- Norbert Barthle , Member of the Bundestag, Parliamentary State Secretary in the Federal Ministry for Economic Cooperation and Development , appointed by the Federal Government
- State Secretary a. D. Günter Winands , Ministerial Director at the Federal Government Commissioner for Culture and the Media , appointed by the Federal Government
- Ulrike Hiller , former State Councilor D. ( Bremen ), appointed by the Federal Council
- Markus Ulbig , former Minister of State D. ( Saxony ), appointed by the Federal Council
- Vera Szackamer, Central Councilor for Jews , chair of the DW Akademie committee
- Frank Kopania, head of the international work department in the EKD Church Office, for the Evangelical Church
- Petra Tzschoppe, Vice President of the German Olympic Sports Confederation
- Tanja Gönner , Spokesperson of the Board of the German Society for International Cooperation (GIZ)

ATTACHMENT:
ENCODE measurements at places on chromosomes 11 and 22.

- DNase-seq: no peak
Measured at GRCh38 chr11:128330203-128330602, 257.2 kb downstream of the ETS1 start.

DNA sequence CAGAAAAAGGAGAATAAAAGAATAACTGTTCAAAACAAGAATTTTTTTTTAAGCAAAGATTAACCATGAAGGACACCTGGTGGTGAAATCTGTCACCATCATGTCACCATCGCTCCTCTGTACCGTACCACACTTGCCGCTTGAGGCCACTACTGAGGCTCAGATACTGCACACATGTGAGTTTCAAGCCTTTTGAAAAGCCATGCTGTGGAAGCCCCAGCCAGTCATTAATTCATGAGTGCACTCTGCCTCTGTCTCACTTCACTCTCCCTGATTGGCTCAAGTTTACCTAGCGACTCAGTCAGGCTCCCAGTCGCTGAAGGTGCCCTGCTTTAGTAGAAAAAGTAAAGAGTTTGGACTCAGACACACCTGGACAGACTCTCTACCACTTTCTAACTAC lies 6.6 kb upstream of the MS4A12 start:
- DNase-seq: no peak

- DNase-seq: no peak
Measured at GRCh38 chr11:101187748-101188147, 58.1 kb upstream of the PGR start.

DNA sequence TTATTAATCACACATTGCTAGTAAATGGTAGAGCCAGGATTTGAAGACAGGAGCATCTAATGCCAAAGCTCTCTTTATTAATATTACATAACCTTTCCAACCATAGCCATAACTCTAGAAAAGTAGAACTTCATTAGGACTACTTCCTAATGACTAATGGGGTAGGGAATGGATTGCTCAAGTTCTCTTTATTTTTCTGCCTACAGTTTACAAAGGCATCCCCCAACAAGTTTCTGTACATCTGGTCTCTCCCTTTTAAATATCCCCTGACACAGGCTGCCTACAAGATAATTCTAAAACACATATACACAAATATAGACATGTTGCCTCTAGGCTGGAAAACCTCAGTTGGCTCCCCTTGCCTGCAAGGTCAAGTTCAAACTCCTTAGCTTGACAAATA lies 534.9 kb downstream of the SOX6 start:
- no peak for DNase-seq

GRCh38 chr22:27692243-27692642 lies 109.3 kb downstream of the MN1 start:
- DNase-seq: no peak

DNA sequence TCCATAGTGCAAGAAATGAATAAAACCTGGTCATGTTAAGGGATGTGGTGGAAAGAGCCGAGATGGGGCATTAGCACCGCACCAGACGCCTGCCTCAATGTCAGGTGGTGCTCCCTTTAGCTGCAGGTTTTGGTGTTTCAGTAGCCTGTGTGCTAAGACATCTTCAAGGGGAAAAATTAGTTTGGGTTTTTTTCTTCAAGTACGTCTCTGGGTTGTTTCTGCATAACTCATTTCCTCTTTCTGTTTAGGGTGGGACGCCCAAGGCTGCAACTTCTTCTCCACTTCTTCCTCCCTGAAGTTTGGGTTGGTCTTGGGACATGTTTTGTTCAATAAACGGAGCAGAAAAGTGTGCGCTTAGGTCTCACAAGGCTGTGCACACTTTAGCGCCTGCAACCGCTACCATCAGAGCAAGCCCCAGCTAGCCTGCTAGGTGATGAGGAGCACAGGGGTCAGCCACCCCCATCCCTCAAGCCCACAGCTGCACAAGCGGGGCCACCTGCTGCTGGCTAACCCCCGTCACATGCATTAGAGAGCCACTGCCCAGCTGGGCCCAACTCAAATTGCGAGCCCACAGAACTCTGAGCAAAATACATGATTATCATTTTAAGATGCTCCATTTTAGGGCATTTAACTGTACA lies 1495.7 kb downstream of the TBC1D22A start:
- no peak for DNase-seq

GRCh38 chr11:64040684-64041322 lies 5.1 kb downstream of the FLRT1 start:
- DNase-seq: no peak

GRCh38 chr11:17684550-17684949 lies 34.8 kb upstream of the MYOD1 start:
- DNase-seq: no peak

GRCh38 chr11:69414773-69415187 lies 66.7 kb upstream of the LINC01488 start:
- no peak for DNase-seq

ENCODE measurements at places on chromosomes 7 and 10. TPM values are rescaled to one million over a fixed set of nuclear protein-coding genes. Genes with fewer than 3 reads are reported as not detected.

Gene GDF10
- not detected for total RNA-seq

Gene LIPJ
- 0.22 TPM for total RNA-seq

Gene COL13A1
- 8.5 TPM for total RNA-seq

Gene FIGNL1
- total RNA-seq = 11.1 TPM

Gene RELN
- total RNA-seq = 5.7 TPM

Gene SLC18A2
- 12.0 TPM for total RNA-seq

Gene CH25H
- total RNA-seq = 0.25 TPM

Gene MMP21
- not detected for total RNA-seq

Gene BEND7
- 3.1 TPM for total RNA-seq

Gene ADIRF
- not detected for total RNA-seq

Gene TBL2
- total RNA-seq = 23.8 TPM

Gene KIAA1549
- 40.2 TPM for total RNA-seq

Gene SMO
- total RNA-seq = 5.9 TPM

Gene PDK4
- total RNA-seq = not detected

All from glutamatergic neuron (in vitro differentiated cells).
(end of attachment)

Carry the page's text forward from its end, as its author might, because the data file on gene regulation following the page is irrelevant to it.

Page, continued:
- Wolfgang Uellenberg-van Dawen, former head of politics and planning at the ver.di union, for the unions, chairman of the program committee
- Klaus Reichert , Honorary President of the German Academy for Language and Poetry
- Susanne Keuchel , President of the German Cultural Council
- Dieter Lenzen , President of the University of Hamburg, for the German Rectors' Conference
- Frank Thewes, Head of Communication at the German Chamber of Commerce and Industry
Members of the Board of Directors of Deutsche Welle (since April 1, 2019)
The board of directors oversees the management of the artistic director outside of programming.
- Peter Clever , Chairman, Member of the Executive Board of the Confederation of German Employers' Associations
- Ulrich Silberbach , Deputy Chairman, Federal Chairman of the German Association of Civil Servants
- Wolfgang Schmidt , State Secretary in the Federal Ministry of Finance , appointed by the Federal Government
- Volker Kauder , Member of the Bundestag, elected by the German Bundestag
- Mark Speich , State Secretary for Federal, European and International Affairs of the State of North Rhine-Westphalia , elected by the Federal Council
- Herzs Krymalowski, Central Council of Jews in Germany
- Claudia Mast , University of Stuttgart-Hohenheim , for the German Rectors' Conference
The members who are not elected or nominated by the federal government, Bundestag and Bundesrat are elected by the Broadcasting Council as representatives of social groups and organizations.